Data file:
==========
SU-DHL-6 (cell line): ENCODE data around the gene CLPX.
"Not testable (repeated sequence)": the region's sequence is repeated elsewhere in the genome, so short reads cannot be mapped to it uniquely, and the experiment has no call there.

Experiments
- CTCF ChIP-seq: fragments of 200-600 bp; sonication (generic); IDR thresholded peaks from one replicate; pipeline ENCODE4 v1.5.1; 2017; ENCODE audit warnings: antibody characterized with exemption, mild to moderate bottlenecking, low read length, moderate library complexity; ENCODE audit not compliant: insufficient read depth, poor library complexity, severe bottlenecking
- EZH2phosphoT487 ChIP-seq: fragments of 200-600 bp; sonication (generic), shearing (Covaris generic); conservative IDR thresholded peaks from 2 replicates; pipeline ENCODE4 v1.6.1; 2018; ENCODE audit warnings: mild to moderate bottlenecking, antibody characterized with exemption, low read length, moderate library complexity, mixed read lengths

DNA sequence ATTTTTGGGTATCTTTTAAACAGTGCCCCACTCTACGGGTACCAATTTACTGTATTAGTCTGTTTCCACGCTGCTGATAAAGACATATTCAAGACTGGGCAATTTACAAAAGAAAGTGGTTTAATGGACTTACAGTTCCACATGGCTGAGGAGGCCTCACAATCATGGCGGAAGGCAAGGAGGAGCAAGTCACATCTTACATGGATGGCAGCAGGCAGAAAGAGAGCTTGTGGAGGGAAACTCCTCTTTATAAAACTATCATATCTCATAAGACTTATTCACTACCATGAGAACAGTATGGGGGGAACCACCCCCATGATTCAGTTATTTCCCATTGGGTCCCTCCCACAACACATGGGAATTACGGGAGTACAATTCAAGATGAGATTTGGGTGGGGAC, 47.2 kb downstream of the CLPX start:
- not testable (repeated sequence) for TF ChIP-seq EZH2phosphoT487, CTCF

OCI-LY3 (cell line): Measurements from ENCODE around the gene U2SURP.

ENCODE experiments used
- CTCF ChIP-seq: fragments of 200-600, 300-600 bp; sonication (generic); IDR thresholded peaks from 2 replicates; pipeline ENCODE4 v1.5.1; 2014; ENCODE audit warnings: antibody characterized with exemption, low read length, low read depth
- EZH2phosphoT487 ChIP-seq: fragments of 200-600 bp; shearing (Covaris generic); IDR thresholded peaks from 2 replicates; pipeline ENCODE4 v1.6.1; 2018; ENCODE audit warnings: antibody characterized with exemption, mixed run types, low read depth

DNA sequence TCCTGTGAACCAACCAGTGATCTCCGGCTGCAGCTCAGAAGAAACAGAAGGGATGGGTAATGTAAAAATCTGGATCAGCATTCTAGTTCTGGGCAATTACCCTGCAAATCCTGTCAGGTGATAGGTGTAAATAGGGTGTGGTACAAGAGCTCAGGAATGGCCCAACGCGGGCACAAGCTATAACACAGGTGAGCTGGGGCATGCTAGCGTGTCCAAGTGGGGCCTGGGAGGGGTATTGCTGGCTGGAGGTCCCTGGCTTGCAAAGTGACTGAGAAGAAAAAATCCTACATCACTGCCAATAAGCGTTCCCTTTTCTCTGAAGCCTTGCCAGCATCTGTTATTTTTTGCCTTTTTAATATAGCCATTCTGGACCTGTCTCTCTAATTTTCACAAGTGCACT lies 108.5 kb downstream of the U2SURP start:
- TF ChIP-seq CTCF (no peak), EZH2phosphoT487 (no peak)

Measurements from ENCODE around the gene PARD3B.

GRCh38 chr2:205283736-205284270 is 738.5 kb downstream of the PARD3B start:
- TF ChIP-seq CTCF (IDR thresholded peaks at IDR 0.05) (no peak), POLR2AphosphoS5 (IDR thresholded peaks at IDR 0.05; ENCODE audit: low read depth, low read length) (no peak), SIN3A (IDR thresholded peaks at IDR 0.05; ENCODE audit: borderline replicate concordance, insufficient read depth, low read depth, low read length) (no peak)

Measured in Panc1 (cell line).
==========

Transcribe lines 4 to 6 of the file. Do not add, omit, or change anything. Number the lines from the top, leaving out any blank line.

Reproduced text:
- CTCF ChIP-seq: fragments of 200-600 bp; sonication (generic); IDR thresholded peaks from one replicate; pipeline ENCODE4 v1.5.1; 2017; ENCODE audit warnings: antibody characterized with exemption, mild to moderate bottlenecking, low read length, moderate library complexity; ENCODE audit not compliant: insufficient read depth, poor library complexity, severe bottlenecking
- EZH2phosphoT487 ChIP-seq: fragments of 200-600 bp; sonication (generic), shearing (Covaris generic); conservative IDR thresholded peaks from 2 replicates; pipeline ENCODE4 v1.6.1; 2018; ENCODE audit warnings: mild to moderate bottlenecking, antibody characterized with exemption, low read length, moderate library complexity, mixed read lengths

DNA sequence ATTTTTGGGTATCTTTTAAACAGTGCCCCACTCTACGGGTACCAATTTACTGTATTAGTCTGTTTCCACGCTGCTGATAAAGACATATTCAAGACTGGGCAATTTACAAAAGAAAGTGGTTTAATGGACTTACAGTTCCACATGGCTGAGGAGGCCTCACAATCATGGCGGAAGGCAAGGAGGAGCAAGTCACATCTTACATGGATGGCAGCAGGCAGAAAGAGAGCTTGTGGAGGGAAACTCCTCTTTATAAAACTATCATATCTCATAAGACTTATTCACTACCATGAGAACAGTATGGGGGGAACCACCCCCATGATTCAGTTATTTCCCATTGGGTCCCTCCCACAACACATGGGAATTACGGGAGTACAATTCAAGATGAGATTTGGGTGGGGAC, 47.2 kb downstream of the CLPX start: